One of our core objectives is to continue to collaborate with European partners on major science, research, and technology initiatives. We want to explore association to EU research and innovation programmes, including Horizon Europe and Euratom Research and Training, networks and infrastructure.
The new strategic partnership approach with Africa announced by the Prime Minister in 2018 is underpinned by a coherent cross government science, technology and innovation approach. …
We are creating a long-term research and innovation infrastructure roadmap, incorporating leading UK and international facilities as a cornerstone, to develop an effective strategy for future requirements and investment priorities.
We will use our extensive diplomatic networks, led by our Science and Innovation Network teams …. to enhance international cooperation, build partnerships and deliver this strategy.
We will work with our universities, research institutes, the academic and business communities to promote and facilitate international collaboration and use their networks and influence to build new partnerships that produce excellent research and innovation.
Bringing together the best talent from around the world
We are committed to funding research talent, including:
- £1.3bn to attract and retain world class talent, through UKRI’s Future Leadership Fellowship and from the UK’s National Academies …
- A new AI skills and talent package supported by industry funding and up to £110m government investment including: up to 200 new AI Masters places at UK universities; new PhDs for 1,000 students at 16 dedicated UKRI AI Centres for Doctoral Training; up to five AI research Fellowships created in collaboration with The Alan Turing Institute.
We are ensuring our visa arrangements support international researchers, innovators, their teams and their families.
A suite of UK based Fellowships for promising global researchers….
Commitments to build research capacity in partner countries and create a global network of promising early career researchers with links to the UK, including FLAIR Fellowships for African researchers.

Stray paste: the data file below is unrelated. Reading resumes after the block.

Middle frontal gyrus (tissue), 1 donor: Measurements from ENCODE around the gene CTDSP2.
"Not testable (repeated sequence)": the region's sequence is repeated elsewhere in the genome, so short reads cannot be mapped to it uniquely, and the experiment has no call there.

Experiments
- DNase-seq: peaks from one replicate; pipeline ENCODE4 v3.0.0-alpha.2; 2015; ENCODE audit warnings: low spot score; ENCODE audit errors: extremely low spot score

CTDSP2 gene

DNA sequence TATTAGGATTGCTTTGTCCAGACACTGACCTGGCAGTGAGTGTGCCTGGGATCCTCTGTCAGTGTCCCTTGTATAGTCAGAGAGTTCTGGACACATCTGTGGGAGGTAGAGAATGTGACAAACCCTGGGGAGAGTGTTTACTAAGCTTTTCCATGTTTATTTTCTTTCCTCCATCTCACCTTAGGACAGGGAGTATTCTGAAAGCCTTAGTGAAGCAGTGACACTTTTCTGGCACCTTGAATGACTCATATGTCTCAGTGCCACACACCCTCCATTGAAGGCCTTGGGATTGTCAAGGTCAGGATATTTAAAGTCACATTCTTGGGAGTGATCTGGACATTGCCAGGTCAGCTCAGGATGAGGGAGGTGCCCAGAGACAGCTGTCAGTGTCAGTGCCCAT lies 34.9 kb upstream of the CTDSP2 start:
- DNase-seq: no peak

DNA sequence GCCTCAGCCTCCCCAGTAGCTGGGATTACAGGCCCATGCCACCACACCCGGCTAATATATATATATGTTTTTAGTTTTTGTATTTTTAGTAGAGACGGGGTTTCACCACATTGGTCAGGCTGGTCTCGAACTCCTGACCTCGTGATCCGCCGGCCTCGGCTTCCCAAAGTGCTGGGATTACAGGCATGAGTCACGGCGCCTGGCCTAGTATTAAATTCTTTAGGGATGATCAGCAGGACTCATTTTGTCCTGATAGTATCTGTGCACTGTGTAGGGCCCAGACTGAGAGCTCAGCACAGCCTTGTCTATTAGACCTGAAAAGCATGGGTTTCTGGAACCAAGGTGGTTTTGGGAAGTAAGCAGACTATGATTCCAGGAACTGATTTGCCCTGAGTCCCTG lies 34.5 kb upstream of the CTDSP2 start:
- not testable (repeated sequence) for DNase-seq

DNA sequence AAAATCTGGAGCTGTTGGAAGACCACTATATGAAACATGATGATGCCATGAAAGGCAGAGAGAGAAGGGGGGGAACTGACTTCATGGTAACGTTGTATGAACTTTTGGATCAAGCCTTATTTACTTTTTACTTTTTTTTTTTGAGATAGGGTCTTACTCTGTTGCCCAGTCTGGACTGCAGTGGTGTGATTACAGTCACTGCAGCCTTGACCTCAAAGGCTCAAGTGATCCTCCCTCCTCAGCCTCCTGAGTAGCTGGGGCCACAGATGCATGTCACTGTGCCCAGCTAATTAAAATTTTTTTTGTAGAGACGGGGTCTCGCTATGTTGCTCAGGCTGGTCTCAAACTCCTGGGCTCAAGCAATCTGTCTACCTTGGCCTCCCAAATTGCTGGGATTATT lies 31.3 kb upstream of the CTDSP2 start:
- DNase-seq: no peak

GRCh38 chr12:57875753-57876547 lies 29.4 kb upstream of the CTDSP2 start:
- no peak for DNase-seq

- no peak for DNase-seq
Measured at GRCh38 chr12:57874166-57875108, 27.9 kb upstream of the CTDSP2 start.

Our Knowledge Exchange Framework will support closer working between industry and academia promoting a culture of continuous improvement in knowledge exchange.
Regional DFID technology acceleration platforms working with Innovate UK Knowledge Transfer Network …
The £900m UK Research Partnership Investment Fund.
A global hub for innovation
In the UK’s Industrial Strategy we have set out the goal of making the UK the most innovative country in the world by 2030.
We have established hubs of tech innovation throughout the UK that are world-leading. …
We are working towards a global digital marketplace supporting greater transparency in public procurement…
We have an extensive Catapult network …
We are extending Innovate UK’s Global Expert Missions and Business Innovation programmes …
Through the UK Chairmanship of and participation in EUREKA we are working with members to develop a global framework for business-led R&D and innovation collaboration, and have committed a further £20m to support international collaboration through EUREKA
Incentives and financial support
A £20bn, 10-year Patient Capital Action Plan, including £2.5bn for British Patient Capital to drive £7.5 bn of investment into innovative high-growth potential SMEs.
The upper limits on the Enterprise Investment Schemes and Venture Capital Trust investment reliefs were doubled from April 2018 for knowledge-intensive companies.
British Business Bank’s Enterprise Capital Funds programme …
We will work with businesses, our leading universities, research institutes and UK Research & Innovation to make the UK an even more attractive location for R&D activity. …
Global Entrepreneur Programme helps overseas entrepreneurs and early stage technology businesses that want to relocate to the UK.
R&D Tax Credit relief for SMEs and R&D Expenditure Credit …
A global platform for the technologies of tomorrow
We are bringing forward plans to transform the UK’s regulatory system to enable innovation…. including through a Regulators’ Pioneer Fund to support regulator-led initiatives.
We will work with other countries to develop a balanced and fit for purpose international intellectual property framework that maximises the benefits of innovation and creativity. We are establishing a new partnership with the World Economic Forum Centre for the Fourth Industrial Revolution to develop regulation ….